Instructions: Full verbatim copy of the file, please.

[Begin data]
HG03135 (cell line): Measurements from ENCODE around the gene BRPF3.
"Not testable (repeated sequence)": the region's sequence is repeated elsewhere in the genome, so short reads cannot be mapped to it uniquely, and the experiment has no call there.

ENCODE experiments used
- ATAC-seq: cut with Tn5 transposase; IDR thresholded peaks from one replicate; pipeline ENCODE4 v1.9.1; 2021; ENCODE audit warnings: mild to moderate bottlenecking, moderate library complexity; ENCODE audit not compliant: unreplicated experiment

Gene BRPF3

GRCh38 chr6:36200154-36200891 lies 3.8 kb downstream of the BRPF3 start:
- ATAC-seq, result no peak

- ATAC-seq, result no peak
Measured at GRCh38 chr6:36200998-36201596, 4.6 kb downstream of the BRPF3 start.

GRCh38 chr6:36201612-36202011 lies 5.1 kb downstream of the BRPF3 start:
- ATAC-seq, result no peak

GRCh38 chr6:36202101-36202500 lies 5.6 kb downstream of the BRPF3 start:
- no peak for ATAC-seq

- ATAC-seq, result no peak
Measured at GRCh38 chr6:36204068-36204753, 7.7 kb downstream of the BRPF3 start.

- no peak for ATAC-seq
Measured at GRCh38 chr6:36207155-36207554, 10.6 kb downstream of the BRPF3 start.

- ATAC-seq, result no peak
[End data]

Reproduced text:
HG03135 (cell line): Measurements from ENCODE around the gene BRPF3.
"Not testable (repeated sequence)": the region's sequence is repeated elsewhere in the genome, so short reads cannot be mapped to it uniquely, and the experiment has no call there.

ENCODE experiments used
- ATAC-seq: cut with Tn5 transposase; IDR thresholded peaks from one replicate; pipeline ENCODE4 v1.9.1; 2021; ENCODE audit warnings: mild to moderate bottlenecking, moderate library complexity; ENCODE audit not compliant: unreplicated experiment

Gene BRPF3

GRCh38 chr6:36200154-36200891 lies 3.8 kb downstream of the BRPF3 start:
- ATAC-seq, result no peak

- ATAC-seq, result no peak
Measured at GRCh38 chr6:36200998-36201596, 4.6 kb downstream of the BRPF3 start.

GRCh38 chr6:36201612-36202011 lies 5.1 kb downstream of the BRPF3 start:
- ATAC-seq, result no peak

GRCh38 chr6:36202101-36202500 lies 5.6 kb downstream of the BRPF3 start:
- no peak for ATAC-seq

- ATAC-seq, result no peak
Measured at GRCh38 chr6:36204068-36204753, 7.7 kb downstream of the BRPF3 start.

- no peak for ATAC-seq
Measured at GRCh38 chr6:36207155-36207554, 10.6 kb downstream of the BRPF3 start.

- ATAC-seq, result no peak